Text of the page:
A cursory peek into his backlist reveals that there is no such thing as a “typical” Colson Whitehead novel. Having tackled everything from post-apocalyptic zombie horror to jocular coming-of-age shenanigans in the Hamptons, this prizewinning author seems to have the philosophy that big risk equals big reward. So it should come as no surprise that The Underground Railroad, his sixth novel, is not only his most daring but also his very best—and most important—book to date. It’s also the latest selection of Oprah’s Book Club.
In The Underground Railroad, Whitehead dives into the past for the first time, transporting readers back to pre-Civil War America and the plantations of the South. We are introduced to Cora, a third-generation slave in Georgia who has never set foot off her master’s property and for whom the idea of fleeing is unthinkable—that is, until a fellow slave, Caesar, approaches her about hitching a ride on the rumored Underground Railroad to the North. With a ruthless slave catcher hot on their heels, they embark on a perilous journey through America in search of a freedom that feels increasingly elusive.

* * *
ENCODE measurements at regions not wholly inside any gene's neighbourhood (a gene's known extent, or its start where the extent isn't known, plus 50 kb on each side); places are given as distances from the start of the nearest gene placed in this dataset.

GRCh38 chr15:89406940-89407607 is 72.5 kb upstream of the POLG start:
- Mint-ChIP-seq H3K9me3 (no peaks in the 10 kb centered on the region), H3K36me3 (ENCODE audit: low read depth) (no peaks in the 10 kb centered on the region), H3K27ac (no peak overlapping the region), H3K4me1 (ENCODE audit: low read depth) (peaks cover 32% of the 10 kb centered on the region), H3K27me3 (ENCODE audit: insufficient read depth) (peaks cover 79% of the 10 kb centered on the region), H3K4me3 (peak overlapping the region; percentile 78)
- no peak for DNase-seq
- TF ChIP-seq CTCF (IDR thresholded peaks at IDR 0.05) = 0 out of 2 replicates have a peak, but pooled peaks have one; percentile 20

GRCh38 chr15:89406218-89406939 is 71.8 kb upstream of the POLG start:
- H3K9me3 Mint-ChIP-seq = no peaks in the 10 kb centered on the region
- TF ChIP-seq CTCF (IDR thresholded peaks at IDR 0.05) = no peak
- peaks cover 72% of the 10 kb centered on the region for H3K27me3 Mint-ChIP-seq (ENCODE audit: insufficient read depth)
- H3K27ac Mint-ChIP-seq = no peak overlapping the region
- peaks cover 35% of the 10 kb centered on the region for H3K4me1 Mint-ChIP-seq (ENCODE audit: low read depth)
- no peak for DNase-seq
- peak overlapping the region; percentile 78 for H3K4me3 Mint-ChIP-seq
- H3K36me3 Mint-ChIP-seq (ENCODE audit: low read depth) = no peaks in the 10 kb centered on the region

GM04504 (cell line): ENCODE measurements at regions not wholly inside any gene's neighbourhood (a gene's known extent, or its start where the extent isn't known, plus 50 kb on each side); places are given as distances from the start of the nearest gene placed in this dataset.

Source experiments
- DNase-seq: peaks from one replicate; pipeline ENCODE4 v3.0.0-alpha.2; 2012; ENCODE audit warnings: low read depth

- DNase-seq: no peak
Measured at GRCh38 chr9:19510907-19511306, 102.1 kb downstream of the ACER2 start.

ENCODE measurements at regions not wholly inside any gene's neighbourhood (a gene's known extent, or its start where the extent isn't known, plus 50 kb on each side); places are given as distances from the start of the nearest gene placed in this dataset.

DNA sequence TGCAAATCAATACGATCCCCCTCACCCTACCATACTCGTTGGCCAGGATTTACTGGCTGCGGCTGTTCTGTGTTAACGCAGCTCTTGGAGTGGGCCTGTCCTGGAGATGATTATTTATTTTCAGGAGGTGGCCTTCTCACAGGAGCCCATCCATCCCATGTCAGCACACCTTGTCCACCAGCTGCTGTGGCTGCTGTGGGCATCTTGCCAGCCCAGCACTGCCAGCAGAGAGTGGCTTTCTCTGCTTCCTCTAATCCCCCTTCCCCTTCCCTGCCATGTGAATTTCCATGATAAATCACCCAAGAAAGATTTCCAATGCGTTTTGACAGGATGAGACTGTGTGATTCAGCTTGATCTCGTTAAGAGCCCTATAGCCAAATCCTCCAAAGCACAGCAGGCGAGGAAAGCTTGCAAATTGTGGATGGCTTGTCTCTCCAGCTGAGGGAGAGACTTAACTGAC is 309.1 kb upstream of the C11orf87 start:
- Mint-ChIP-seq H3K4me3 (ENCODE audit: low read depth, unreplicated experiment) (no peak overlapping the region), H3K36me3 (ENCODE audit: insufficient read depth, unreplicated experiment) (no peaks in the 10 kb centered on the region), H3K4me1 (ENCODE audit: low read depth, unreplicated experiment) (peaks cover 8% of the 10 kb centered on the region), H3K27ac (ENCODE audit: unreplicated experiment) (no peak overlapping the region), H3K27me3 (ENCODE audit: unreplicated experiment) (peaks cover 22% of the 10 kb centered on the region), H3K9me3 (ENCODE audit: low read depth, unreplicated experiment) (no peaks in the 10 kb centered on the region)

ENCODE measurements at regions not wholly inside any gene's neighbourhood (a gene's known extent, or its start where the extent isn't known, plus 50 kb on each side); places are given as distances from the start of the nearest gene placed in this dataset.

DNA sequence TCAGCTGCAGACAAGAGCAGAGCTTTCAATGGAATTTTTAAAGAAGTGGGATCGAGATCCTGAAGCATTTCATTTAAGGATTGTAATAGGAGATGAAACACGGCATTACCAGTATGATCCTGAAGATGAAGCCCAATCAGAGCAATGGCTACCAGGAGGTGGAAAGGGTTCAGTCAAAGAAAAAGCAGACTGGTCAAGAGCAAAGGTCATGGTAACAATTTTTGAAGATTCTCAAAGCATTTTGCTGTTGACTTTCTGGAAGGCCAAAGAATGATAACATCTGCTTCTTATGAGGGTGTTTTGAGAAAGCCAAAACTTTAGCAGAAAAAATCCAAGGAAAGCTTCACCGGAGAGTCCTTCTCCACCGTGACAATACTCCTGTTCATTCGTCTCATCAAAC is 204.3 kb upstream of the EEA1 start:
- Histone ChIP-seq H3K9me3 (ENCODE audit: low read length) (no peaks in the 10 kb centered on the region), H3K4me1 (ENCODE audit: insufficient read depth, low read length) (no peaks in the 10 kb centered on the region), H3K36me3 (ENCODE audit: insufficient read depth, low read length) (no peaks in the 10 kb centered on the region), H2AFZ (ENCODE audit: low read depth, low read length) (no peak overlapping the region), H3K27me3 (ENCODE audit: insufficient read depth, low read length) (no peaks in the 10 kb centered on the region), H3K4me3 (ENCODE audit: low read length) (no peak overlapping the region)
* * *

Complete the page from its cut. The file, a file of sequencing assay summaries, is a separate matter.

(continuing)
A sly reframing of Gulliver’s Travels within the traditional black slave narrative, The Underground Railroad is an arresting tale that puts Whitehead’s imagination and intelligence on full display. His inspired decision to have Cora adventure through the South by means of a literal subterranean locomotive suffuses the narrative with a fable-like quality, but Whitehead’s overall approach is far from whimsical. Throughout her journey, Cora is confronted with some of the most disgraceful facets of the period, from eugenics programs to the Fugitive Slave Act, and the narrative is frequently grim.
Whitehead exercises his artistic license, deviating from the historical record to create an augmented reality. But his skillful balancing of intellect and fact with emotion and highly nuanced storytelling only makes the meditation on the insidious values that allow prejudice and brutality to continue to flourish all the more indelible. Chilling in its timeliness, The Underground Railroad is a devastating literary masterpiece that should be considered required reading.